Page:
MISSOULA — A lawsuit challenging a logging project near Libby is gaining some stiff opposition.
Two weeks ago, the American Forest Resource Council, the Kootenai Forest Stakeholders Coalition and Lincoln County requested to be allowed to intervene on behalf of the Kootenai National Forest and the U.S. Forest Service in a lawsuit challenging the proposed Ripley Project southeast of Libby.
The interveners said they are relying on the project’s timber for their economy, and a few members of the resource council and coalition have already bought the timber sales. Meanwhile, many Lincoln County residents were counting on the logging jobs, while others worry about wildfire near their homes. Finally, the groups said they need to have their say because the Forest Service doesn’t share the economic incentive or wildfire worries of the locals.
On Nov. 22, Missoula federal magistrate judge Kathleen DeSoto granted their request, saying they met the legal requirements for interveners: They made the request in a timely manner; they have a “significantly protectable” interest and could be negatively affected by the outcome; and the main party – in this case, the Forest Service – wouldn’t adequately represent their interest.
The American Forest Resource Council is a Portland, Ore.,-based regional trade association that advocates for logging projects on Western public lands, weighing in on federal and state laws and decisions regarding forest lands. The Kootenai Forest Stakeholders Coalition is a northwest Montana coalition of recreationalists, business owners, timber operators and conservationists.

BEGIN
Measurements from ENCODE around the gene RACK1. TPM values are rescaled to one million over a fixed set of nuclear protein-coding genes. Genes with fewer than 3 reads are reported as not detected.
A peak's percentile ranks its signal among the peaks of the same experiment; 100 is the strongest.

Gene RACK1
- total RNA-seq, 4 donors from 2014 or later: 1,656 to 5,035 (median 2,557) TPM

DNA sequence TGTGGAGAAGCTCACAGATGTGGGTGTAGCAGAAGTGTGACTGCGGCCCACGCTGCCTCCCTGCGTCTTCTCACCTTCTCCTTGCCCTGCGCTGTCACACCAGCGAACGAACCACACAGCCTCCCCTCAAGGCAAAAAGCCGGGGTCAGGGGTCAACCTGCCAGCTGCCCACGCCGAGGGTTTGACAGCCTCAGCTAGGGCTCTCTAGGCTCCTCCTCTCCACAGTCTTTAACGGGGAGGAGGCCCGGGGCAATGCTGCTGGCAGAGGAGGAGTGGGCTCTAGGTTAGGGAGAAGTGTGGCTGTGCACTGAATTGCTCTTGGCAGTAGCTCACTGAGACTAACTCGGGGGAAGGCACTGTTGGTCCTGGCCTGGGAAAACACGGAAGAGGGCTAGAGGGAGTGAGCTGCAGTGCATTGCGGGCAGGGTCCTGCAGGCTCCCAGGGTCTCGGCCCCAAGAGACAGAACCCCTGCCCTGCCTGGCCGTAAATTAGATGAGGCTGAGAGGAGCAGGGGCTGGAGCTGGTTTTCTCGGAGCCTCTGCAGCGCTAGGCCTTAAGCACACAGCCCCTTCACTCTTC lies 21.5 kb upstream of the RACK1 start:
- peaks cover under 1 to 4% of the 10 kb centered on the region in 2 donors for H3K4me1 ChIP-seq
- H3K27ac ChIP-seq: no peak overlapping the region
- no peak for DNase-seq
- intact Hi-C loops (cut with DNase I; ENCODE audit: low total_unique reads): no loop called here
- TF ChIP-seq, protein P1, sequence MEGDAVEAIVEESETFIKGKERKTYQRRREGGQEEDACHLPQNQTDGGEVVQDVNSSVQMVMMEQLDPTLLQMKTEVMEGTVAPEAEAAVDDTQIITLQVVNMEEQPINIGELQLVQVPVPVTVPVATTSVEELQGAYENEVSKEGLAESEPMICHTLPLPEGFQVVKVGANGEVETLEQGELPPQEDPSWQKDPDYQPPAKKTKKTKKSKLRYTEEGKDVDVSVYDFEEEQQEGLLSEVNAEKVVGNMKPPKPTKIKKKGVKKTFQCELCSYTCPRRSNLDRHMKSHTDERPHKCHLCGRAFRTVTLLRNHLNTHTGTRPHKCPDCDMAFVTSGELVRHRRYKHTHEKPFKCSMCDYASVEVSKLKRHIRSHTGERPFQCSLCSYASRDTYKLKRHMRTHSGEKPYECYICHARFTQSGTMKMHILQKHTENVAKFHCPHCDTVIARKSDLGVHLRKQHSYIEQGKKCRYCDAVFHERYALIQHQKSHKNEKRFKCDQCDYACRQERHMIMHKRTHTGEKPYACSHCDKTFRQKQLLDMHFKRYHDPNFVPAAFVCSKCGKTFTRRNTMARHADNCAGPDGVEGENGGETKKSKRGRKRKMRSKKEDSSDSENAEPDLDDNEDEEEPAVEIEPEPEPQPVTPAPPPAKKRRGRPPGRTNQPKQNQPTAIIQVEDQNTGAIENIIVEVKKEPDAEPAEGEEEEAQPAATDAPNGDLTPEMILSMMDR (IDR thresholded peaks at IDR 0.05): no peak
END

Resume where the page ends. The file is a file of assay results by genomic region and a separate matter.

“AFRC is pleased to join our county and collaborative partners in defending this very important project to protect Libby and other nearby communities as well as to promote forest resilience on the Kootenai National Forest,” said AFRC General Counsel Sara Ghafouri in a release. “Action is needed because Lincoln County has the most acres at risk from catastrophic wildfire events than any other county in the state and ranks the highest for the percentages of structures that are at very high or extreme risk from wildfire.”
Stimson Lumber Company also bought one of the timber sales but chose not to intervene, said Stimson procurement manager David Brummer. However, Stimson will file a formal declaration on behalf of the project.
Approved in May, the Ripley Project created four timber sales to commercially log almost 17 square miles, 30% of which would be clearcuts, near the Cabinet Mountain Wilderness. To move the logs, the Kootenai National Forest would build 13 miles of permanent road and 6 miles of temporary road while maintaining almost 100 miles of existing road over the course of 25 years. The Forest Service estimates the project would require $643,000 in taxpayer dollars even with the timber sales.
The Alliance for the Wild Rockies sued in September…